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Chapel – Blackfriars Priory, Oxford

Open Doors is an annual event in which historic Oxford buildings are open to the public. This means that places that you usually have to pay to go into are free and places which are generally closed become accessible. It takes place on the second Saturday and Sunday of September and, whilst it’s a bit of a bonus for tourists, is something that is taken up by people from the local area.

This year, I didn’t have a plan as such – just a few hours to fill in, which, on Saturday, I spent by wandering randomly into places that were open and didn’t look too crowded. This became a mini church crawl within a small area in St Giles, a wide street which was originally just outside the north gate of the city and which, a few days earlier had hosted an improbably large fair. On Sunday, I formed a plan and took in a couple of colleges.

As there are rather a lot of pictures and it’s a busy week, I’m going to break this into a number o posts.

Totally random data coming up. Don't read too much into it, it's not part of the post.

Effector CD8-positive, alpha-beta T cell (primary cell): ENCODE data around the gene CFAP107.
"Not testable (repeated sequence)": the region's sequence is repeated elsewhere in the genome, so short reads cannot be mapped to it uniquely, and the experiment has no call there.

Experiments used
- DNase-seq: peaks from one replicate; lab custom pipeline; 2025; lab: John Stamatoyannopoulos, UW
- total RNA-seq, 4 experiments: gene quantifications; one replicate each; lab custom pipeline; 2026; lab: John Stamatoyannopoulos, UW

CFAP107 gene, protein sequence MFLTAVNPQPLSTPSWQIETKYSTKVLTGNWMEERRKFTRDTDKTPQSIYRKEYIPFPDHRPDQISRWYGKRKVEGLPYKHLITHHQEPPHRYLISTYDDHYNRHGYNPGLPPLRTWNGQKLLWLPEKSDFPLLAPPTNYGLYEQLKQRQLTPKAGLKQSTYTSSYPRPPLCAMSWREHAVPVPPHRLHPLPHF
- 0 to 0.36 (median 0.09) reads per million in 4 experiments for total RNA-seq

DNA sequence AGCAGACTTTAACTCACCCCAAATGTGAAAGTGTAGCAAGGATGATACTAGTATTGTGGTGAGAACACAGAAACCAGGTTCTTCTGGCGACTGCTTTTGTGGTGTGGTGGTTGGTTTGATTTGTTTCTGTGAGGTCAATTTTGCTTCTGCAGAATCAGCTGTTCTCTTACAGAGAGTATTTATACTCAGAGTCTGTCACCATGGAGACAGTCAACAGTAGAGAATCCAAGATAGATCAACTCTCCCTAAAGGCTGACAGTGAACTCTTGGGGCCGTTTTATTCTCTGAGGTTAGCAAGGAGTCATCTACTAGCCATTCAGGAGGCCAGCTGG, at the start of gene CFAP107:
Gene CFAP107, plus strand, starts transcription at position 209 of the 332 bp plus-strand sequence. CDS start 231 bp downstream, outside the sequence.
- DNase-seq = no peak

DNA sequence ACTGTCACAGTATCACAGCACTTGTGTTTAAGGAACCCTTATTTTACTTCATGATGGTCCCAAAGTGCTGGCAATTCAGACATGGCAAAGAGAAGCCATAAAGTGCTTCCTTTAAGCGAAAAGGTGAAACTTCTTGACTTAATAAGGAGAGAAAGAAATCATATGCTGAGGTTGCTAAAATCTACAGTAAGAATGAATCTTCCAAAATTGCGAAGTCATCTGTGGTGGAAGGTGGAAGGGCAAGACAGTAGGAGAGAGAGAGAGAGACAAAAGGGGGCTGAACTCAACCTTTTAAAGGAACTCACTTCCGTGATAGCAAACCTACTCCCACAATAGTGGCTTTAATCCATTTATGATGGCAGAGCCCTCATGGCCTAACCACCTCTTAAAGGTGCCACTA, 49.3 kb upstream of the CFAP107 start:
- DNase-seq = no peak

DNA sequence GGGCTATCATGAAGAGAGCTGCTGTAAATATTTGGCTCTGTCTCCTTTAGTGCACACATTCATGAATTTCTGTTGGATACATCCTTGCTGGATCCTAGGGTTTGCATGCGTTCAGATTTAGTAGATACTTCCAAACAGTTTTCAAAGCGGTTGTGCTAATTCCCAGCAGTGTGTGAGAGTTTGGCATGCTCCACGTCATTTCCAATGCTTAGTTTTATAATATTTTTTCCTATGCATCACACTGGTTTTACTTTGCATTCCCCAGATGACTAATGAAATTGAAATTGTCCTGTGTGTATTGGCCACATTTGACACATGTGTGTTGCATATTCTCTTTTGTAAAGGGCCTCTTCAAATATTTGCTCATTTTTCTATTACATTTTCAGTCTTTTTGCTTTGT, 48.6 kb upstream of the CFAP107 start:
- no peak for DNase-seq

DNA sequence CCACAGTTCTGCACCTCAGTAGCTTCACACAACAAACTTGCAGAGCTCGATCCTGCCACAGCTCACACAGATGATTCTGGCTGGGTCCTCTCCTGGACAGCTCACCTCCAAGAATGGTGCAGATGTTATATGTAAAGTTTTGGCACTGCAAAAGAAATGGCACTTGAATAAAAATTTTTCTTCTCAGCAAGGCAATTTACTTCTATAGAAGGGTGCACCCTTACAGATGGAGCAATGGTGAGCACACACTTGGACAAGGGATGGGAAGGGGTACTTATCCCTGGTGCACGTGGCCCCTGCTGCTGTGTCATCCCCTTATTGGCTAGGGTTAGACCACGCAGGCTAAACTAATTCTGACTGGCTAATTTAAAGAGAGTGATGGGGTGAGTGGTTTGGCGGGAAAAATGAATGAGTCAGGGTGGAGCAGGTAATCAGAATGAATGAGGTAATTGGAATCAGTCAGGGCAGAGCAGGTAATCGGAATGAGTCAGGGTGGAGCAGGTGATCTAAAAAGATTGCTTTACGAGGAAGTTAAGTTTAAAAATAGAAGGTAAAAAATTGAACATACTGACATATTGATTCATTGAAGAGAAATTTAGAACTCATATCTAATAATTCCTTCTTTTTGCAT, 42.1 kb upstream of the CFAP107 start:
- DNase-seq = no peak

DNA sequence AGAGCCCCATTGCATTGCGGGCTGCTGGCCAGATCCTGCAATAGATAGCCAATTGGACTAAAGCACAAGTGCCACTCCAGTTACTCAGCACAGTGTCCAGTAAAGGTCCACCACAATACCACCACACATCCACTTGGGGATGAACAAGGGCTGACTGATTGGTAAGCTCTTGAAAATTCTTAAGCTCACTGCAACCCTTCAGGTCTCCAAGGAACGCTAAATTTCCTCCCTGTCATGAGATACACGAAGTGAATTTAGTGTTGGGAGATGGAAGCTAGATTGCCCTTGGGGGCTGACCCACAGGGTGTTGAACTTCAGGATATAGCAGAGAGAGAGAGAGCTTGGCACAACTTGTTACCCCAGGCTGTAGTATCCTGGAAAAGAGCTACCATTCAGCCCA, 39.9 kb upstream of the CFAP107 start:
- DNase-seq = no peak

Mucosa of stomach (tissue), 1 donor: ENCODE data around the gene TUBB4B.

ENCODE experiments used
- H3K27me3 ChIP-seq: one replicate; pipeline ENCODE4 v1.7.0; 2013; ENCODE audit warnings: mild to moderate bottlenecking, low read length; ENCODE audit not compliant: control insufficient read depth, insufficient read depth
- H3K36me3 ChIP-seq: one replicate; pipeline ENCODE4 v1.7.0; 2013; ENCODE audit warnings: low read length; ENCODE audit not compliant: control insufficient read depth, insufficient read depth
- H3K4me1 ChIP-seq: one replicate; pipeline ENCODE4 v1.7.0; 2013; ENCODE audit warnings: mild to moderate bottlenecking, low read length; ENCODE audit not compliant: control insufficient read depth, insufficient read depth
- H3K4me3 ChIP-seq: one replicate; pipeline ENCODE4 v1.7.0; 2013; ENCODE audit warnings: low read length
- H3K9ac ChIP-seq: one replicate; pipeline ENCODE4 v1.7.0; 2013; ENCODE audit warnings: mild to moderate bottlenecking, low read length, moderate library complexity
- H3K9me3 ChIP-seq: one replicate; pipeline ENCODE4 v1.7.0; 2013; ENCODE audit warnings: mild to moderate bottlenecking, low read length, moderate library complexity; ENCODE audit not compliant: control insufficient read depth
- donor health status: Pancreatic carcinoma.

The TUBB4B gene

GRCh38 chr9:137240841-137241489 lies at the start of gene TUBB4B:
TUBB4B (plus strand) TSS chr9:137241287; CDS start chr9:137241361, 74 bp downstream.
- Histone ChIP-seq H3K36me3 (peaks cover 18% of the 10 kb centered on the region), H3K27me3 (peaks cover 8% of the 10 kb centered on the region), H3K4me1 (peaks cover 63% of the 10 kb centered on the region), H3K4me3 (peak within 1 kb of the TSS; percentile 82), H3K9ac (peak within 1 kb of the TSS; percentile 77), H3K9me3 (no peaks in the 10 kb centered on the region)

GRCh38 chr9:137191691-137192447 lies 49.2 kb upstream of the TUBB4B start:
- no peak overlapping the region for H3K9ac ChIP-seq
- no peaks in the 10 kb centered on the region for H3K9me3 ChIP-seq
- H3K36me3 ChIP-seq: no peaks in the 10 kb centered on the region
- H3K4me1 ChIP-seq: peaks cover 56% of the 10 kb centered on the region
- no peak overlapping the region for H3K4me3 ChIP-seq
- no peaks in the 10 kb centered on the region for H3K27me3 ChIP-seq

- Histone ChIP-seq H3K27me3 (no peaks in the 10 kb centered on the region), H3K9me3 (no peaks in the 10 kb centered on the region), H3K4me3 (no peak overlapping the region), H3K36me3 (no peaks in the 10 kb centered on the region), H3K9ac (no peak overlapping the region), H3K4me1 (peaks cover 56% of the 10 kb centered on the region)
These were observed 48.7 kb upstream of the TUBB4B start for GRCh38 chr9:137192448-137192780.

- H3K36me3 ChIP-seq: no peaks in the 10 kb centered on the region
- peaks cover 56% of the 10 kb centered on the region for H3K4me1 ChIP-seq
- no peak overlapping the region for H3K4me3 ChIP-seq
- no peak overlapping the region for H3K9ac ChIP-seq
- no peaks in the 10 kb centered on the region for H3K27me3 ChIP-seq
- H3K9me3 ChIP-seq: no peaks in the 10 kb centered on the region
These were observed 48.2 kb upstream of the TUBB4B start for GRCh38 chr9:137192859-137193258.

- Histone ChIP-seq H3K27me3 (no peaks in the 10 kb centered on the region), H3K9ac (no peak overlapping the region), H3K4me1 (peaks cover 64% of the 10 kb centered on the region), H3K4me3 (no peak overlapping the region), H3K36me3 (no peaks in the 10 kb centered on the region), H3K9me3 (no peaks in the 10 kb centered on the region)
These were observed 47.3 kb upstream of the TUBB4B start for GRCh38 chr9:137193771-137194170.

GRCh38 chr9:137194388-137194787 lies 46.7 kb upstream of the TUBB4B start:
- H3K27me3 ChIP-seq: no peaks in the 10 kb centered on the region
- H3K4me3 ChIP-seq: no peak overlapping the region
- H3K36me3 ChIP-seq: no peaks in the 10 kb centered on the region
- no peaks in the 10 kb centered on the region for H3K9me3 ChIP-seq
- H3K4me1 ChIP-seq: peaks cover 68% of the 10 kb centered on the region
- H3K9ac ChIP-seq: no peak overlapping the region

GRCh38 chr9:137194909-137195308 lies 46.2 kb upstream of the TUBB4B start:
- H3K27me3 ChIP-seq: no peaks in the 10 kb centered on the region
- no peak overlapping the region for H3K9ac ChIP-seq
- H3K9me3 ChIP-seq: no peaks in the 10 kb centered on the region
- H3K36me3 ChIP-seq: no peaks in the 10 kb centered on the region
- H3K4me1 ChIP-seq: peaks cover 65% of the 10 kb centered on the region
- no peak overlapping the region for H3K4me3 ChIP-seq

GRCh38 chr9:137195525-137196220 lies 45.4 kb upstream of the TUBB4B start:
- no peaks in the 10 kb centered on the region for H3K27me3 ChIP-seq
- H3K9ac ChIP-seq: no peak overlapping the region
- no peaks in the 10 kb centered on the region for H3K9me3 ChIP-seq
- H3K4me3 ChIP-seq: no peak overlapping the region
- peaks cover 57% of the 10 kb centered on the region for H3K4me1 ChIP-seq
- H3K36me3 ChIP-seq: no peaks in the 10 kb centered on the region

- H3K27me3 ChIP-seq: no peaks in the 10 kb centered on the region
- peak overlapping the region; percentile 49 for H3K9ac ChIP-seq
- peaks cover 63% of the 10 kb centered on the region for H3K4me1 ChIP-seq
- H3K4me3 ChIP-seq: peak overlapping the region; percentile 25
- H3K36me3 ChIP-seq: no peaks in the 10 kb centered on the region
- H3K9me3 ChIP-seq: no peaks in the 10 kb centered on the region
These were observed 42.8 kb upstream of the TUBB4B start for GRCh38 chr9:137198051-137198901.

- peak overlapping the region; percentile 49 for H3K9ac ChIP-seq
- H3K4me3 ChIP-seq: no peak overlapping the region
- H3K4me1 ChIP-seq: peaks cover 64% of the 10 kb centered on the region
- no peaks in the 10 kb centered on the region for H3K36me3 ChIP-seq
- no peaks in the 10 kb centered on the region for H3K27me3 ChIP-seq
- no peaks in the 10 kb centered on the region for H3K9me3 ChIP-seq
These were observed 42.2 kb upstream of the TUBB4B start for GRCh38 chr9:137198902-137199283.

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Blackfriars – rather nice window

First port of call was Blackfriars Priory. This is actually a working priory as well as being an “private hall” – an educational institution connected to, but not part of, the University.

Curiously, this is only the second time I had ever been inside a Catholic church in the UK (the first time was to see a play at The Oratory which is just a little further down the road). This isn’t, I hasten to add, on ideological grounds – just something that I’ve never had occasion to do.

You could really only go into the chapel, which dates from the 1920s and is surprisingly and pleasingly plain.